Trade Agreement Switzerland Eu

Implementation in the SME sector is often not given sufficient attention to free trade agreements and the origin statements of exporting firms. To determine the country of origin, it is necessary to coordinate the management of the company, the export department, procurement, quality assurance, logistics and finance. For example, if the purchasing service changes supplier due to lower prices (old countries of origin, Switzerland, new countries of origin, China and the third country), the export department must also be informed, as this could change the country of origin. Changes in prices and production or fluctuations in exchange rates may also affect the valuation of the country of origin. If the calculations are not checked regularly and thus give false information, this can lead to retroactive payment of customs duties and significant fines against companies. The ongoing implementation of these agreements obliges Switzerland to adopt relevant EU legislation in the covered sectors. Industrial products originating in the territory of both parties may be traded duty-free on the basis of the free trade agreement. In addition, the agreement prohibits restrictions on the volume of traded products (quotas) as well as measures with equivalent effects (for example. B, discriminatory sales agreements). The free trade agreement is one of the main pillars of Swiss-EU trade relations. In 2018, around 52% of Swiss exports were exported to the EU and 70% of all Swiss imports from the EU.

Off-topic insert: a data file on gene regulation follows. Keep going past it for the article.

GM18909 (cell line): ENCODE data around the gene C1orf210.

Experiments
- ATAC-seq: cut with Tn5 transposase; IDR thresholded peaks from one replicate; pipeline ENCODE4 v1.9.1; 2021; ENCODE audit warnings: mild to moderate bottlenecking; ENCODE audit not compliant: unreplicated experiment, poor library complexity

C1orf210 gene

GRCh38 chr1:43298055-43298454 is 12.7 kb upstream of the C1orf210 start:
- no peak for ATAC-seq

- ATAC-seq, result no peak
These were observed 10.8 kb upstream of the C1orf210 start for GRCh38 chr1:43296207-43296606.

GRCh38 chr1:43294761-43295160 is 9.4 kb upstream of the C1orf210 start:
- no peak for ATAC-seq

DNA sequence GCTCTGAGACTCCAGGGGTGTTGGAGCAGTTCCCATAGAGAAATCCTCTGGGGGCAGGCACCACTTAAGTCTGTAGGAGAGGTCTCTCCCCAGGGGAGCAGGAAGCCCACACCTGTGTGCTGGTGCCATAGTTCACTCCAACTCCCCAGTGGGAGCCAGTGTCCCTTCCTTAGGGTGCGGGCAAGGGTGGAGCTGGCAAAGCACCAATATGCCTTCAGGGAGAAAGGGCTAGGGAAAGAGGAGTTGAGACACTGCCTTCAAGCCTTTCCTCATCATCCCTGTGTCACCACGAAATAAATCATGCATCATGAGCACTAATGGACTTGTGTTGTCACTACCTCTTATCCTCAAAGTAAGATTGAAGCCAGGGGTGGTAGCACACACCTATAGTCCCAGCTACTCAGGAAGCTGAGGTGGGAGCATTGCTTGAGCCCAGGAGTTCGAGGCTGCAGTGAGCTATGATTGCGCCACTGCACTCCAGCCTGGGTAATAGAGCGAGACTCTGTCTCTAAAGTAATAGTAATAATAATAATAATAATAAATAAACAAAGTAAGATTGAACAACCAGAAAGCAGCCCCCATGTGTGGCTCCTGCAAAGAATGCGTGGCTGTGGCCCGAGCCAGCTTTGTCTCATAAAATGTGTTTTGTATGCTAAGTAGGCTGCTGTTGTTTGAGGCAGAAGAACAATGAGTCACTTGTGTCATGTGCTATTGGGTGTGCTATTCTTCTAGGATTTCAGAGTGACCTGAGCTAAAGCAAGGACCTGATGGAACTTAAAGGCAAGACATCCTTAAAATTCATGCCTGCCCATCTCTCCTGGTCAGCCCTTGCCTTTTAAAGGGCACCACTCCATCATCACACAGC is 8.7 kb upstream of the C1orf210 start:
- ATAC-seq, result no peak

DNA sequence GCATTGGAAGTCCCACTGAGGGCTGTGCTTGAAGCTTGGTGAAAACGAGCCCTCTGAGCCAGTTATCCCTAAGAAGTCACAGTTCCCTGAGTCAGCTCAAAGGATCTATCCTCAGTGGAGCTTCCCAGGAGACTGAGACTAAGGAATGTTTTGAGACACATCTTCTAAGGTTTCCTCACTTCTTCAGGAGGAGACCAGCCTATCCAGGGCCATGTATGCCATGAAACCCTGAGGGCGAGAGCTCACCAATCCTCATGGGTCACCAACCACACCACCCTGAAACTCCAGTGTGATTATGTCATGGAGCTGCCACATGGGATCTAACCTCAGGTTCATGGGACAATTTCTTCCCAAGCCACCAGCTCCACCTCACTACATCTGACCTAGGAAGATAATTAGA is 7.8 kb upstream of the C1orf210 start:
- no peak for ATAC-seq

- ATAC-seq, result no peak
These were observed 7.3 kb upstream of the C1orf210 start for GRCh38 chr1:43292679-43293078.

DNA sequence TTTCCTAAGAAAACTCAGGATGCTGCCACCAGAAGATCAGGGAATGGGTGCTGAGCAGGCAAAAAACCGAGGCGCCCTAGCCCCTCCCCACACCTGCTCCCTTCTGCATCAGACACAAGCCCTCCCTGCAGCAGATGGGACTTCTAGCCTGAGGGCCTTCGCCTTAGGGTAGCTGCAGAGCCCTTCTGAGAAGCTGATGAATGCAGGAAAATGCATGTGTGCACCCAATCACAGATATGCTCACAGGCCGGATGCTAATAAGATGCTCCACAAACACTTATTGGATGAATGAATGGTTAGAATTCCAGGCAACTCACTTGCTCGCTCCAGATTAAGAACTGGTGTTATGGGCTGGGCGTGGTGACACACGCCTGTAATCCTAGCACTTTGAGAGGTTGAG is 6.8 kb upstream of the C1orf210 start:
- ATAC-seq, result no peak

In 2004, a series of sectoral agreements (known as “bilateral II”) were signed, including Switzerland`s participation in Schengen and Dublin, as well as agreements on the taxation of savings, processed agricultural products, statistics, anti-fraud, participation in the EU media programme and the Environment Agency. Updated page to provide detailed instructions on trade with Switzerland from 1 January 2021. These include information on import duties and rules of origin. You must ensure that the work or transformation you are doing in the UK goes beyond the minimum operations mentioned in the agreement and that the other relevant conditions are met. You can continue to use EU materials or processing in your exports to Switzerland. The United Kingdom and Switzerland must have met the requirements of the origin protocol. They must also ensure that the work or transformation carried out in the United Kingdom goes beyond the minimum operations set out in the agreement and that the other relevant conditions are met. The United Kingdom has signed a transport agreement with Switzerland.

The agreement guarantees that UK carriers will be able to continue to operate in Switzerland with a EU licence as soon as the agreement comes into force. In addition, the mutual recognition agreement continues to remove barriers to trade. In most product sectors, technical rules are harmonised, ensuring that there is no compliance assessment in the EU or Switzerland. In summary, this so-called “bilateral” approach works well for both parties and in particular allows for a fluid trade relationship. These relationships can be problematic. Switzerland and the EU are currently working on issues related to cross-border services and wage protection (the so-called eight-day rule). In addition to the EFTA agreement and the free trade agreement with the European Union, Switzerland currently has a network of 30 free trade agreements with 40 partners outside the EU and new agreements are being negotiated. This one-sided approach opens up exceptions and allows for individual solutions in areas of vital interest to Switzerland.